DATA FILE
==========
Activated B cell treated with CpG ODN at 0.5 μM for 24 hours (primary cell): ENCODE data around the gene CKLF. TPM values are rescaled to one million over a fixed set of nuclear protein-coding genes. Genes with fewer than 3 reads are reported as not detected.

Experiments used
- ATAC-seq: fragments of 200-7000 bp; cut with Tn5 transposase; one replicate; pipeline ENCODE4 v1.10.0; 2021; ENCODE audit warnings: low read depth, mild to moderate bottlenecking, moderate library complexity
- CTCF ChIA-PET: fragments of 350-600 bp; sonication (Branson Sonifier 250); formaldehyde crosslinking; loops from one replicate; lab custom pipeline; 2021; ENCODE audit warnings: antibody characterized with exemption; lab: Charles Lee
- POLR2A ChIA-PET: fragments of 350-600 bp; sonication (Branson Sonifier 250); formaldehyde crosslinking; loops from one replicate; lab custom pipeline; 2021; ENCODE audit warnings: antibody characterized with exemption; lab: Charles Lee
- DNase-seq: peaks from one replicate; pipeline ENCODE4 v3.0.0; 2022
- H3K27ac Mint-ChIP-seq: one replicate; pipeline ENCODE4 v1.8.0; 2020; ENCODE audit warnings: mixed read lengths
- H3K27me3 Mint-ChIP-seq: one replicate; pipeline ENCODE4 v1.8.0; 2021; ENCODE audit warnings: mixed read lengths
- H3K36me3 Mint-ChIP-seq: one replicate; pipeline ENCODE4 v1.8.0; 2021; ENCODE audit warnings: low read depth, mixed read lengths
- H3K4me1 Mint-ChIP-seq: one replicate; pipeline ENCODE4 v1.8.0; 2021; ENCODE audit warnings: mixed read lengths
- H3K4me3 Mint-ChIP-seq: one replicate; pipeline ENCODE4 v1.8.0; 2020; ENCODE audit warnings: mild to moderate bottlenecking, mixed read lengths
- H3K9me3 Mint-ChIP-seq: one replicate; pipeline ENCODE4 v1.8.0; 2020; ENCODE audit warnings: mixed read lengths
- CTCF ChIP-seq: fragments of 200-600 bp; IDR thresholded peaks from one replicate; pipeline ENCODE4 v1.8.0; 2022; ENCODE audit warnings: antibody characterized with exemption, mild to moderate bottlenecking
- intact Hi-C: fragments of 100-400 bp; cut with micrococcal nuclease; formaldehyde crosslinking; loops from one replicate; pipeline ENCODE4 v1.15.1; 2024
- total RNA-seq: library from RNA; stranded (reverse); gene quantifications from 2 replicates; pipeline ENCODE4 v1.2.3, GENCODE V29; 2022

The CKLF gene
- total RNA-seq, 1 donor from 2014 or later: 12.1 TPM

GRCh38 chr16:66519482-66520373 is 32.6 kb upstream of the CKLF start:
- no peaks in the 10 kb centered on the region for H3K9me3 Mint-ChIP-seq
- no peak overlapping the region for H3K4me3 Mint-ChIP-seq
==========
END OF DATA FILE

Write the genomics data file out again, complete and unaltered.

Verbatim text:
Activated B cell treated with CpG ODN at 0.5 μM for 24 hours (primary cell): ENCODE data around the gene CKLF. TPM values are rescaled to one million over a fixed set of nuclear protein-coding genes. Genes with fewer than 3 reads are reported as not detected.

Experiments used
- ATAC-seq: fragments of 200-7000 bp; cut with Tn5 transposase; one replicate; pipeline ENCODE4 v1.10.0; 2021; ENCODE audit warnings: low read depth, mild to moderate bottlenecking, moderate library complexity
- CTCF ChIA-PET: fragments of 350-600 bp; sonication (Branson Sonifier 250); formaldehyde crosslinking; loops from one replicate; lab custom pipeline; 2021; ENCODE audit warnings: antibody characterized with exemption; lab: Charles Lee
- POLR2A ChIA-PET: fragments of 350-600 bp; sonication (Branson Sonifier 250); formaldehyde crosslinking; loops from one replicate; lab custom pipeline; 2021; ENCODE audit warnings: antibody characterized with exemption; lab: Charles Lee
- DNase-seq: peaks from one replicate; pipeline ENCODE4 v3.0.0; 2022
- H3K27ac Mint-ChIP-seq: one replicate; pipeline ENCODE4 v1.8.0; 2020; ENCODE audit warnings: mixed read lengths
- H3K27me3 Mint-ChIP-seq: one replicate; pipeline ENCODE4 v1.8.0; 2021; ENCODE audit warnings: mixed read lengths
- H3K36me3 Mint-ChIP-seq: one replicate; pipeline ENCODE4 v1.8.0; 2021; ENCODE audit warnings: low read depth, mixed read lengths
- H3K4me1 Mint-ChIP-seq: one replicate; pipeline ENCODE4 v1.8.0; 2021; ENCODE audit warnings: mixed read lengths
- H3K4me3 Mint-ChIP-seq: one replicate; pipeline ENCODE4 v1.8.0; 2020; ENCODE audit warnings: mild to moderate bottlenecking, mixed read lengths
- H3K9me3 Mint-ChIP-seq: one replicate; pipeline ENCODE4 v1.8.0; 2020; ENCODE audit warnings: mixed read lengths
- CTCF ChIP-seq: fragments of 200-600 bp; IDR thresholded peaks from one replicate; pipeline ENCODE4 v1.8.0; 2022; ENCODE audit warnings: antibody characterized with exemption, mild to moderate bottlenecking
- intact Hi-C: fragments of 100-400 bp; cut with micrococcal nuclease; formaldehyde crosslinking; loops from one replicate; pipeline ENCODE4 v1.15.1; 2024
- total RNA-seq: library from RNA; stranded (reverse); gene quantifications from 2 replicates; pipeline ENCODE4 v1.2.3, GENCODE V29; 2022

The CKLF gene
- total RNA-seq, 1 donor from 2014 or later: 12.1 TPM

GRCh38 chr16:66519482-66520373 is 32.6 kb upstream of the CKLF start:
- no peaks in the 10 kb centered on the region for H3K9me3 Mint-ChIP-seq
- no peak overlapping the region for H3K4me3 Mint-ChIP-seq